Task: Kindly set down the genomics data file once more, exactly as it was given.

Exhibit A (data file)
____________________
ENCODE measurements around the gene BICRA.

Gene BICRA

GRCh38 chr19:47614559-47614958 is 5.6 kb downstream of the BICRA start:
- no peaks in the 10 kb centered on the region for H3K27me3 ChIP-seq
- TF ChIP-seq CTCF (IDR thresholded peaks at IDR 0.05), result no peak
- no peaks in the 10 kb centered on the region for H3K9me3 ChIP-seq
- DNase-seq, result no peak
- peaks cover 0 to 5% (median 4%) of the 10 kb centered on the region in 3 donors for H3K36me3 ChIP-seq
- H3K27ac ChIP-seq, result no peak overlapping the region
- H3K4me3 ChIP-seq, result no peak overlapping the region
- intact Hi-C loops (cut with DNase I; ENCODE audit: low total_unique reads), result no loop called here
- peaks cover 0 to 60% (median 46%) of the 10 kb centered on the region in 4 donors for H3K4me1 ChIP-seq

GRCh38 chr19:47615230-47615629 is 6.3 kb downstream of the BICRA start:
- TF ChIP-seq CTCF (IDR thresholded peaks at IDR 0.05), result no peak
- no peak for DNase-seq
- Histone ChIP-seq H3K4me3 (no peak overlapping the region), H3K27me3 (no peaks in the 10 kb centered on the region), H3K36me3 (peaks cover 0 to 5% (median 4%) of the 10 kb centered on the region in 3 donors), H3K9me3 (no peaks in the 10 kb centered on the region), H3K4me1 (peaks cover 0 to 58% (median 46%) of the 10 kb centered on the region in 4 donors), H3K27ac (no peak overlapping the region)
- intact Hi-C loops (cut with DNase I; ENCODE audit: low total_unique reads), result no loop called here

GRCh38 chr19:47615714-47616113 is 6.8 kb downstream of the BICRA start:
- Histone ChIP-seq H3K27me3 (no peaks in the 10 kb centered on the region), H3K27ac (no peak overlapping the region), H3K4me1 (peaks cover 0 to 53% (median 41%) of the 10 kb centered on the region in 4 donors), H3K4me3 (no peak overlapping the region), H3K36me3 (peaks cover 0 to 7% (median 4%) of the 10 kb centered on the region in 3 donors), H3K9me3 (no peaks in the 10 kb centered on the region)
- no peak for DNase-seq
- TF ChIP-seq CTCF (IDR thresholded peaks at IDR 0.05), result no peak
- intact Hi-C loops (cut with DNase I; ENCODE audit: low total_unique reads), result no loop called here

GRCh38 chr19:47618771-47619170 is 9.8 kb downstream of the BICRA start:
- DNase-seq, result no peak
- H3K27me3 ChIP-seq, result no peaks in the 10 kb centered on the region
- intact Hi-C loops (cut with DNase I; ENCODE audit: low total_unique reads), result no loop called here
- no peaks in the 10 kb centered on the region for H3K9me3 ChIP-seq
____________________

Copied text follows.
ENCODE measurements around the gene BICRA.

Gene BICRA

GRCh38 chr19:47614559-47614958 is 5.6 kb downstream of the BICRA start:
- no peaks in the 10 kb centered on the region for H3K27me3 ChIP-seq
- TF ChIP-seq CTCF (IDR thresholded peaks at IDR 0.05), result no peak
- no peaks in the 10 kb centered on the region for H3K9me3 ChIP-seq
- DNase-seq, result no peak
- peaks cover 0 to 5% (median 4%) of the 10 kb centered on the region in 3 donors for H3K36me3 ChIP-seq
- H3K27ac ChIP-seq, result no peak overlapping the region
- H3K4me3 ChIP-seq, result no peak overlapping the region
- intact Hi-C loops (cut with DNase I; ENCODE audit: low total_unique reads), result no loop called here
- peaks cover 0 to 60% (median 46%) of the 10 kb centered on the region in 4 donors for H3K4me1 ChIP-seq

GRCh38 chr19:47615230-47615629 is 6.3 kb downstream of the BICRA start:
- TF ChIP-seq CTCF (IDR thresholded peaks at IDR 0.05), result no peak
- no peak for DNase-seq
- Histone ChIP-seq H3K4me3 (no peak overlapping the region), H3K27me3 (no peaks in the 10 kb centered on the region), H3K36me3 (peaks cover 0 to 5% (median 4%) of the 10 kb centered on the region in 3 donors), H3K9me3 (no peaks in the 10 kb centered on the region), H3K4me1 (peaks cover 0 to 58% (median 46%) of the 10 kb centered on the region in 4 donors), H3K27ac (no peak overlapping the region)
- intact Hi-C loops (cut with DNase I; ENCODE audit: low total_unique reads), result no loop called here

GRCh38 chr19:47615714-47616113 is 6.8 kb downstream of the BICRA start:
- Histone ChIP-seq H3K27me3 (no peaks in the 10 kb centered on the region), H3K27ac (no peak overlapping the region), H3K4me1 (peaks cover 0 to 53% (median 41%) of the 10 kb centered on the region in 4 donors), H3K4me3 (no peak overlapping the region), H3K36me3 (peaks cover 0 to 7% (median 4%) of the 10 kb centered on the region in 3 donors), H3K9me3 (no peaks in the 10 kb centered on the region)
- no peak for DNase-seq
- TF ChIP-seq CTCF (IDR thresholded peaks at IDR 0.05), result no peak
- intact Hi-C loops (cut with DNase I; ENCODE audit: low total_unique reads), result no loop called here

GRCh38 chr19:47618771-47619170 is 9.8 kb downstream of the BICRA start:
- DNase-seq, result no peak
- H3K27me3 ChIP-seq, result no peaks in the 10 kb centered on the region
- intact Hi-C loops (cut with DNase I; ENCODE audit: low total_unique reads), result no loop called here
- no peaks in the 10 kb centered on the region for H3K9me3 ChIP-seq